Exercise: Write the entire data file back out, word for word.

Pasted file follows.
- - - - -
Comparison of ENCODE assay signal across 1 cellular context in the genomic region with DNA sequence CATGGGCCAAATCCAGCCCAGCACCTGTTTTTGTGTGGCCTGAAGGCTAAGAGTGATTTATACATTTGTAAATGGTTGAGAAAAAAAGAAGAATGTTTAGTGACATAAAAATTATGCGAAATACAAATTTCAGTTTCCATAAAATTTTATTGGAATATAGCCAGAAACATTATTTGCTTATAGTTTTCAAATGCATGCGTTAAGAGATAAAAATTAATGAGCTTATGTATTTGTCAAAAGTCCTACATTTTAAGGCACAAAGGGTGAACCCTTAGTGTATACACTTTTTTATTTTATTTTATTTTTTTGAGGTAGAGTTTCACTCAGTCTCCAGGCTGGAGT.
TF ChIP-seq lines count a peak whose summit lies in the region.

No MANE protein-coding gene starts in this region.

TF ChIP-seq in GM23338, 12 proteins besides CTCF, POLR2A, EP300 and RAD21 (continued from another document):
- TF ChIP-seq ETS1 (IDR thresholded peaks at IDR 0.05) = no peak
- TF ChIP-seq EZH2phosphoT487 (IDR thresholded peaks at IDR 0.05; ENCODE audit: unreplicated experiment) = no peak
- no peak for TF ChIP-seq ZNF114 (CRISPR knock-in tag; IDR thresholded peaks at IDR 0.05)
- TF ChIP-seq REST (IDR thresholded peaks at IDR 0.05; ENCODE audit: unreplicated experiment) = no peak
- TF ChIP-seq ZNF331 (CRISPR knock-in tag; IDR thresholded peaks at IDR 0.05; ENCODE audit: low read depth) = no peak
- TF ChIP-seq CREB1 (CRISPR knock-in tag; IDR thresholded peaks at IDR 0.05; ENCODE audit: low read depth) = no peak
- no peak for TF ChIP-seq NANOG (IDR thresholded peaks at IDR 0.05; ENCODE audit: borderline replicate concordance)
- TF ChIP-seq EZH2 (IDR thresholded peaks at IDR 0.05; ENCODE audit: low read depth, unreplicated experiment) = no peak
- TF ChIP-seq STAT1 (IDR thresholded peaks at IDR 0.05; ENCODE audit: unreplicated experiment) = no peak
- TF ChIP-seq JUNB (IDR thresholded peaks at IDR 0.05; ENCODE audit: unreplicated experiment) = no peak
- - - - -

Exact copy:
Comparison of ENCODE assay signal across 1 cellular context in the genomic region with DNA sequence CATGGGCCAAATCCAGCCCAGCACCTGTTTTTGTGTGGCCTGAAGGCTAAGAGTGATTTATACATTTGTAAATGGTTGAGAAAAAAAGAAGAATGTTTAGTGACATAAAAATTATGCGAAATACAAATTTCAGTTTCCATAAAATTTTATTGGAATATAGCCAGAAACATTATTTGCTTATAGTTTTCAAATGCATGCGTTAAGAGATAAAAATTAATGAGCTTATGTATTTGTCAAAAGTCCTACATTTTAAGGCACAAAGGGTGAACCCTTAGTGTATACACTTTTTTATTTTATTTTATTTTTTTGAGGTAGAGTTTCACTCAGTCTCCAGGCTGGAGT.
TF ChIP-seq lines count a peak whose summit lies in the region.

No MANE protein-coding gene starts in this region.

TF ChIP-seq in GM23338, 12 proteins besides CTCF, POLR2A, EP300 and RAD21 (continued from another document):
- TF ChIP-seq ETS1 (IDR thresholded peaks at IDR 0.05) = no peak
- TF ChIP-seq EZH2phosphoT487 (IDR thresholded peaks at IDR 0.05; ENCODE audit: unreplicated experiment) = no peak
- no peak for TF ChIP-seq ZNF114 (CRISPR knock-in tag; IDR thresholded peaks at IDR 0.05)
- TF ChIP-seq REST (IDR thresholded peaks at IDR 0.05; ENCODE audit: unreplicated experiment) = no peak
- TF ChIP-seq ZNF331 (CRISPR knock-in tag; IDR thresholded peaks at IDR 0.05; ENCODE audit: low read depth) = no peak
- TF ChIP-seq CREB1 (CRISPR knock-in tag; IDR thresholded peaks at IDR 0.05; ENCODE audit: low read depth) = no peak
- no peak for TF ChIP-seq NANOG (IDR thresholded peaks at IDR 0.05; ENCODE audit: borderline replicate concordance)
- TF ChIP-seq EZH2 (IDR thresholded peaks at IDR 0.05; ENCODE audit: low read depth, unreplicated experiment) = no peak
- TF ChIP-seq STAT1 (IDR thresholded peaks at IDR 0.05; ENCODE audit: unreplicated experiment) = no peak
- TF ChIP-seq JUNB (IDR thresholded peaks at IDR 0.05; ENCODE audit: unreplicated experiment) = no peak